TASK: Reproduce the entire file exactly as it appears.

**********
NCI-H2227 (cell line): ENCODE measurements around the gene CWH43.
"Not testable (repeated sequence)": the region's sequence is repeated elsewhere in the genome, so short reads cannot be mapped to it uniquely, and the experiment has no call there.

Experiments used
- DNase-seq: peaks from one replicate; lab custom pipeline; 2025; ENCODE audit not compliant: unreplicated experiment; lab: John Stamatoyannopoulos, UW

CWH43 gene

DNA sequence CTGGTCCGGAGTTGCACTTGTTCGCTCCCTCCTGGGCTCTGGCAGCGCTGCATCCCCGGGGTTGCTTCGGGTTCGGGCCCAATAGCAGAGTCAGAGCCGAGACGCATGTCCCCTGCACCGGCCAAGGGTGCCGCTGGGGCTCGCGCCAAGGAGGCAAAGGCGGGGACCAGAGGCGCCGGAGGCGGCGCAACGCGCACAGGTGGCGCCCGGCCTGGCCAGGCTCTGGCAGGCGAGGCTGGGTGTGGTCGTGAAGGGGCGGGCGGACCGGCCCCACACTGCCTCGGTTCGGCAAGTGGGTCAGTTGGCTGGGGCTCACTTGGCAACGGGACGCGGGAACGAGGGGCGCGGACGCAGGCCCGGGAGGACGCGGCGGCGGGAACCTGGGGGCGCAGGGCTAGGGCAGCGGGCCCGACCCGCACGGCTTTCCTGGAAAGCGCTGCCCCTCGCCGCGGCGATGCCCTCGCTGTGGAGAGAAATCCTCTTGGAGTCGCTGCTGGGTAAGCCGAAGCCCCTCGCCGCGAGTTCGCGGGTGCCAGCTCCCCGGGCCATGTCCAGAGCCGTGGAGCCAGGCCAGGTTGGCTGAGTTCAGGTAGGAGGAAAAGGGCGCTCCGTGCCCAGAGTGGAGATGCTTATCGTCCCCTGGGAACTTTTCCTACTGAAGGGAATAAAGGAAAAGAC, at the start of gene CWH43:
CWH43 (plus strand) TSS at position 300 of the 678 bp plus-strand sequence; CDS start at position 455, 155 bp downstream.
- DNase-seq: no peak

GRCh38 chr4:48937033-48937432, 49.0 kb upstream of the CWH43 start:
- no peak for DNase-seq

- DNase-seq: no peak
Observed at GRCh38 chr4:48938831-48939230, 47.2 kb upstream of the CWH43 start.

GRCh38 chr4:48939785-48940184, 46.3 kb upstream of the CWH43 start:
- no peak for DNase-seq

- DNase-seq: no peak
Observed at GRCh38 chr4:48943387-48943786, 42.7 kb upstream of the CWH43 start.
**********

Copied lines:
NCI-H2227 (cell line): ENCODE measurements around the gene CWH43.
"Not testable (repeated sequence)": the region's sequence is repeated elsewhere in the genome, so short reads cannot be mapped to it uniquely, and the experiment has no call there.

Experiments used
- DNase-seq: peaks from one replicate; lab custom pipeline; 2025; ENCODE audit not compliant: unreplicated experiment; lab: John Stamatoyannopoulos, UW

CWH43 gene

DNA sequence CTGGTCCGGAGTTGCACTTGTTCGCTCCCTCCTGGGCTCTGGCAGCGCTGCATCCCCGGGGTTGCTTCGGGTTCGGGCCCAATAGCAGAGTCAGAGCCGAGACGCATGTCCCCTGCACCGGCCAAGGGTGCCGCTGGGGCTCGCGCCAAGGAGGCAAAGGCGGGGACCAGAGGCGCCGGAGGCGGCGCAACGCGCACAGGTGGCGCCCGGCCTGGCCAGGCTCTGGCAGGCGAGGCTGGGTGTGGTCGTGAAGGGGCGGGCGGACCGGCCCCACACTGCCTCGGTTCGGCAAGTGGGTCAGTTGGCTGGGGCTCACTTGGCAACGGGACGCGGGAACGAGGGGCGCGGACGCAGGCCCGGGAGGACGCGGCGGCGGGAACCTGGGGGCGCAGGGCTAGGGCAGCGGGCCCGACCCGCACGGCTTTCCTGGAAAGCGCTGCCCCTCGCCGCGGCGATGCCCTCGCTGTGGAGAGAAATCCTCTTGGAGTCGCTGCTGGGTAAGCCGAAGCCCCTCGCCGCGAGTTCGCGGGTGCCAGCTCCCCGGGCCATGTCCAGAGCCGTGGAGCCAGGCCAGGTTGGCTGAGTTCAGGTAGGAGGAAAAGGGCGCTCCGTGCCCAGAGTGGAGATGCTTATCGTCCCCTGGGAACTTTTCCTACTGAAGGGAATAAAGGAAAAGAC, at the start of gene CWH43:
CWH43 (plus strand) TSS at position 300 of the 678 bp plus-strand sequence; CDS start at position 455, 155 bp downstream.
- DNase-seq: no peak

GRCh38 chr4:48937033-48937432, 49.0 kb upstream of the CWH43 start:
- no peak for DNase-seq

- DNase-seq: no peak
Observed at GRCh38 chr4:48938831-48939230, 47.2 kb upstream of the CWH43 start.

GRCh38 chr4:48939785-48940184, 46.3 kb upstream of the CWH43 start:
- no peak for DNase-seq

- DNase-seq: no peak
Observed at GRCh38 chr4:48943387-48943786, 42.7 kb upstream of the CWH43 start.